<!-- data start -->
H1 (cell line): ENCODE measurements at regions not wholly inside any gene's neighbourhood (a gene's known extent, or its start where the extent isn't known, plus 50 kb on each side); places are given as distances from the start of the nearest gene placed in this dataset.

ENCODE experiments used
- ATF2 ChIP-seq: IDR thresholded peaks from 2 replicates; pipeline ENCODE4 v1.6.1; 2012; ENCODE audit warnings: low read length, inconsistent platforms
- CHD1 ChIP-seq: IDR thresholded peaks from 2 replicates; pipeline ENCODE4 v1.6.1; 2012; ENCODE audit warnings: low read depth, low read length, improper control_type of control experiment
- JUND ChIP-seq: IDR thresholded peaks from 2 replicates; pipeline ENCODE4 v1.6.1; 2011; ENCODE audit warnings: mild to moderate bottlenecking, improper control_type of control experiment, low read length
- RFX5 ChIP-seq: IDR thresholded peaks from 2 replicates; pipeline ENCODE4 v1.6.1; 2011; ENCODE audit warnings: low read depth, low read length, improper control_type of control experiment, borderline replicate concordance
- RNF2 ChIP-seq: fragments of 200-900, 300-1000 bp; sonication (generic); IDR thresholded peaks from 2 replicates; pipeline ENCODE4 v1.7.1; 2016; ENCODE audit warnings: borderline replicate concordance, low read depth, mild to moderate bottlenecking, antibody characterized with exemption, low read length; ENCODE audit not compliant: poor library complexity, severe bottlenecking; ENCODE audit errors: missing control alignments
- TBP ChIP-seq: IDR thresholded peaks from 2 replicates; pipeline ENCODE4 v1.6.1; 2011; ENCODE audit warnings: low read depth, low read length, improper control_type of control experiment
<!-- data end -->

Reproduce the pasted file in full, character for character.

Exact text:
H1 (cell line): ENCODE measurements at regions not wholly inside any gene's neighbourhood (a gene's known extent, or its start where the extent isn't known, plus 50 kb on each side); places are given as distances from the start of the nearest gene placed in this dataset.

ENCODE experiments used
- ATF2 ChIP-seq: IDR thresholded peaks from 2 replicates; pipeline ENCODE4 v1.6.1; 2012; ENCODE audit warnings: low read length, inconsistent platforms
- CHD1 ChIP-seq: IDR thresholded peaks from 2 replicates; pipeline ENCODE4 v1.6.1; 2012; ENCODE audit warnings: low read depth, low read length, improper control_type of control experiment
- JUND ChIP-seq: IDR thresholded peaks from 2 replicates; pipeline ENCODE4 v1.6.1; 2011; ENCODE audit warnings: mild to moderate bottlenecking, improper control_type of control experiment, low read length
- RFX5 ChIP-seq: IDR thresholded peaks from 2 replicates; pipeline ENCODE4 v1.6.1; 2011; ENCODE audit warnings: low read depth, low read length, improper control_type of control experiment, borderline replicate concordance
- RNF2 ChIP-seq: fragments of 200-900, 300-1000 bp; sonication (generic); IDR thresholded peaks from 2 replicates; pipeline ENCODE4 v1.7.1; 2016; ENCODE audit warnings: borderline replicate concordance, low read depth, mild to moderate bottlenecking, antibody characterized with exemption, low read length; ENCODE audit not compliant: poor library complexity, severe bottlenecking; ENCODE audit errors: missing control alignments
- TBP ChIP-seq: IDR thresholded peaks from 2 replicates; pipeline ENCODE4 v1.6.1; 2011; ENCODE audit warnings: low read depth, low read length, improper control_type of control experiment